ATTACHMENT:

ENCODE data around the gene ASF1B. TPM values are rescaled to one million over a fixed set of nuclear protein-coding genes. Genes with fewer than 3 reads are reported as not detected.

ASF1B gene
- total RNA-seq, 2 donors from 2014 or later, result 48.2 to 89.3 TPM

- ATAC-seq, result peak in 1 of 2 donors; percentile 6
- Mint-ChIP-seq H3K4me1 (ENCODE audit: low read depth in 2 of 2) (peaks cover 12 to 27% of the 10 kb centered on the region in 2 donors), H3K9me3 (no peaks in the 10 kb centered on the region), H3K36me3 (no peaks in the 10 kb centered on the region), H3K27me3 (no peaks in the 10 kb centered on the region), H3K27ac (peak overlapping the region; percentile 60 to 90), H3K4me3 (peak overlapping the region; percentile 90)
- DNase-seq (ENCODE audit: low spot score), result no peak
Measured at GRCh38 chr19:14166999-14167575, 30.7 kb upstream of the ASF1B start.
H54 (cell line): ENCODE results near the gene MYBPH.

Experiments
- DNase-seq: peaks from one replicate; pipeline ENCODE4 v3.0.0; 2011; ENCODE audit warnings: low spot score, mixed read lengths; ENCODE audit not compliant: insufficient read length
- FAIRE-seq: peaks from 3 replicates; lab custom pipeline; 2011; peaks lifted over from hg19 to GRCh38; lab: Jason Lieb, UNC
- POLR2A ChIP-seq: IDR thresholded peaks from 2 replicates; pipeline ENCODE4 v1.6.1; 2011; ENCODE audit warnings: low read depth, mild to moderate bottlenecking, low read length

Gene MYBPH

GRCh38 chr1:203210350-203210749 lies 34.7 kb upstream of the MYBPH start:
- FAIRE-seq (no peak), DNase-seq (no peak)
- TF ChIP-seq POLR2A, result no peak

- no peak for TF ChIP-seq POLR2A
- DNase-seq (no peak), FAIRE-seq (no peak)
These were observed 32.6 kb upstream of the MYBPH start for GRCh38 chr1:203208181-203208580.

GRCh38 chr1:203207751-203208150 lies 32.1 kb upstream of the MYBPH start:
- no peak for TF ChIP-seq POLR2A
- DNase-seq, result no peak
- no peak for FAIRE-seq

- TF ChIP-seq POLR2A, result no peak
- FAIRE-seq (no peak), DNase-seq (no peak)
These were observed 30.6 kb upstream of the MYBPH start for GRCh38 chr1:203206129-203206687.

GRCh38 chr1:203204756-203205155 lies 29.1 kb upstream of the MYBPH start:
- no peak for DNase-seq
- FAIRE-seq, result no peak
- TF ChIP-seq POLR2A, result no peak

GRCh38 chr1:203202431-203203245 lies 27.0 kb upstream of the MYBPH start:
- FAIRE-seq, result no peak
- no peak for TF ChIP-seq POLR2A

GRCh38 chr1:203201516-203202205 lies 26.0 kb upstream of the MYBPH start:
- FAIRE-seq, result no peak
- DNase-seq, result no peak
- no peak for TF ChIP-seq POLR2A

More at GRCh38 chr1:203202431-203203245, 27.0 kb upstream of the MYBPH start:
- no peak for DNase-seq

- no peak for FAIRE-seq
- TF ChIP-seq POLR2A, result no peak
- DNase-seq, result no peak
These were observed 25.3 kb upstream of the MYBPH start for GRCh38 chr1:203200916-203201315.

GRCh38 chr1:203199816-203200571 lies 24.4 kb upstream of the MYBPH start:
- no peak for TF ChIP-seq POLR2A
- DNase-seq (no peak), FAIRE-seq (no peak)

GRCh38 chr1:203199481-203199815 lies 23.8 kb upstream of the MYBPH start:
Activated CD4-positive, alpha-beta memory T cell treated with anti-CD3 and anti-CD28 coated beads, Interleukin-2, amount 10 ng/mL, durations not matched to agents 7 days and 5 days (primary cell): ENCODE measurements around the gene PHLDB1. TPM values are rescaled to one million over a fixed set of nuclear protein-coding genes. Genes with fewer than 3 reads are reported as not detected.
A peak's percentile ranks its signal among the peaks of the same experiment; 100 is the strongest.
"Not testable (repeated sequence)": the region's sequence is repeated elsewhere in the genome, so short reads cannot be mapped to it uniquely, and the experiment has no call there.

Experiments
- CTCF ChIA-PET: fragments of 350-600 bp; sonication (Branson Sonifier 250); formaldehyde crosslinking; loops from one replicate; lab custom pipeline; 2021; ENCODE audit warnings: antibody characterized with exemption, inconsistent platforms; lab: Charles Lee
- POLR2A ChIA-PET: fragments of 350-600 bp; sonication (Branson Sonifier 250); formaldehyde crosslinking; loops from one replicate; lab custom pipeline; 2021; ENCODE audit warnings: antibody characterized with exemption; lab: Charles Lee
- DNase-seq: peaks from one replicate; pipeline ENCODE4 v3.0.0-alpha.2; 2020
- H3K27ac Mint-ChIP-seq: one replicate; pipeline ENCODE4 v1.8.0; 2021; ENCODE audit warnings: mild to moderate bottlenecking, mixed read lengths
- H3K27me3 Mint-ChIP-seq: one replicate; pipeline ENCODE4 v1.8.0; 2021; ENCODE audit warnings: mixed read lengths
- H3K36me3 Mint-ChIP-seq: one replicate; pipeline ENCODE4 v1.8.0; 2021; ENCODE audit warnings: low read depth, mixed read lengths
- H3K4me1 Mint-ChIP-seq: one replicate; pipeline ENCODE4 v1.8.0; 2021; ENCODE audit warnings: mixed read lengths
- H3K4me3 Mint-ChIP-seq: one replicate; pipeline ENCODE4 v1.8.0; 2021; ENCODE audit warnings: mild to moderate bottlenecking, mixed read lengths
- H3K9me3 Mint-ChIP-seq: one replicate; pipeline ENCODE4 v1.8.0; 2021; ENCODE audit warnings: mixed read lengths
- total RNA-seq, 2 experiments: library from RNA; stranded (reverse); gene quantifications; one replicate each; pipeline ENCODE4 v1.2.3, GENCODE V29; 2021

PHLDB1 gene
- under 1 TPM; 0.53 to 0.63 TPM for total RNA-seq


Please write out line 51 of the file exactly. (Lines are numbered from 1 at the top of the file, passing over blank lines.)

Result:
Experiments